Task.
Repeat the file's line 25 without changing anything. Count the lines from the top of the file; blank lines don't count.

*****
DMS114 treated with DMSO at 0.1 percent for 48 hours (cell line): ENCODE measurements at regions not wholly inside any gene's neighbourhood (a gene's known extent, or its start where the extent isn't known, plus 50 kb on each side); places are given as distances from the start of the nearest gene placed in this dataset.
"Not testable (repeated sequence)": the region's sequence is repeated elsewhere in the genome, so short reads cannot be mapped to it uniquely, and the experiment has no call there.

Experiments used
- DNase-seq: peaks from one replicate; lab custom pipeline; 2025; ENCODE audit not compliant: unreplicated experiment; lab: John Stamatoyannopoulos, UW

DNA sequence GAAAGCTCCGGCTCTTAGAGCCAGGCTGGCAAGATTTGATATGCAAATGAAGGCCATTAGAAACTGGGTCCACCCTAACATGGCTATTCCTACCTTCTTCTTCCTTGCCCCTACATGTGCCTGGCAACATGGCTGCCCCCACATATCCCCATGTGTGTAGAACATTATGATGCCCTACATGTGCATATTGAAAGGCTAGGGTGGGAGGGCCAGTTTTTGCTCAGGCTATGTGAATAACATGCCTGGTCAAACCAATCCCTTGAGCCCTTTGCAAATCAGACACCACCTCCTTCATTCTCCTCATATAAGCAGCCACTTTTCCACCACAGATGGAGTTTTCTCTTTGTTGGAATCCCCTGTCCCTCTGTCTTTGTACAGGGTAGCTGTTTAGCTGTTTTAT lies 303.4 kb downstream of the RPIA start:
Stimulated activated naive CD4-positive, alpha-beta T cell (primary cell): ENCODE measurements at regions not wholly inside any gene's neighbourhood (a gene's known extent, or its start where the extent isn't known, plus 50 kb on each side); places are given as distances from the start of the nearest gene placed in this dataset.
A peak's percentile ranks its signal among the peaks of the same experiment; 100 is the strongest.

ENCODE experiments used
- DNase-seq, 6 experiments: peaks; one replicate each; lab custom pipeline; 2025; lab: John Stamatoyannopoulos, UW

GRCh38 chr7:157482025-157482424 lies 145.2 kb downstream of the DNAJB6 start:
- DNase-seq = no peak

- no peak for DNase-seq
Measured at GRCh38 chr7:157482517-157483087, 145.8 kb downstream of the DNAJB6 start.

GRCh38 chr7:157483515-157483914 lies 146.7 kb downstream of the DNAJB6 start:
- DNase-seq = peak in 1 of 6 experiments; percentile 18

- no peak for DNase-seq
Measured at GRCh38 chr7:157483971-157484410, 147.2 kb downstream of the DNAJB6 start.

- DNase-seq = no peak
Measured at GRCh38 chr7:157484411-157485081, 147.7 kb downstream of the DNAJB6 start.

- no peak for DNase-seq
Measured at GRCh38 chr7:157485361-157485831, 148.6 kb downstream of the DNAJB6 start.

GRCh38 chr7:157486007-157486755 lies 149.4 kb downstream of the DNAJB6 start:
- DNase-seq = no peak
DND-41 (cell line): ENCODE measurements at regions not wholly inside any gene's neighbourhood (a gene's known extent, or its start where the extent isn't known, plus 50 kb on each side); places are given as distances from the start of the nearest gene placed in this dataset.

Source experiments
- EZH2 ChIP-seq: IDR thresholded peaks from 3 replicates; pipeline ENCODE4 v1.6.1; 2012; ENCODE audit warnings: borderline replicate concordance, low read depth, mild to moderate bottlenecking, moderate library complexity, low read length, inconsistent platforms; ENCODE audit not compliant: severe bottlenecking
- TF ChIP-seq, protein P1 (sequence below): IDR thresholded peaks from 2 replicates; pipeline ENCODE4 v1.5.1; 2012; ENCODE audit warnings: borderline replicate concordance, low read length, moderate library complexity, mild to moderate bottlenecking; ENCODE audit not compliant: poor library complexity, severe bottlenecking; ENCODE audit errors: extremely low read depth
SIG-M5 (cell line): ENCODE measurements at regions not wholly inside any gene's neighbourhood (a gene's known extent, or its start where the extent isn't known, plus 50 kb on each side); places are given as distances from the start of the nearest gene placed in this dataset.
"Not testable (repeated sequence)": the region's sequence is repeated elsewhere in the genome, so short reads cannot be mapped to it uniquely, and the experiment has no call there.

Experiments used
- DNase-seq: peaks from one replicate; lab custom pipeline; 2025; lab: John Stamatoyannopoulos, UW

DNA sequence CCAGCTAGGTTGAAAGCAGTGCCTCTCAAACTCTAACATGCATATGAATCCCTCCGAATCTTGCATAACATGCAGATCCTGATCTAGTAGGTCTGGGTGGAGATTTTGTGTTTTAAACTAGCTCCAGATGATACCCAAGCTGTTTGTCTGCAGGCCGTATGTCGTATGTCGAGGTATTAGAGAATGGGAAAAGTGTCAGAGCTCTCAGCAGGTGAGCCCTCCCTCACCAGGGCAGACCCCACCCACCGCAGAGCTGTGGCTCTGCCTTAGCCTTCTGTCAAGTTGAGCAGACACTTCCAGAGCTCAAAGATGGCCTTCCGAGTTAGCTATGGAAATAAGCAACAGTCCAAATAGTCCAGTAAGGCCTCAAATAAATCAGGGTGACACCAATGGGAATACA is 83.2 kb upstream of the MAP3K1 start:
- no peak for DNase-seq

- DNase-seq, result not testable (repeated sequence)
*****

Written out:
Source experiments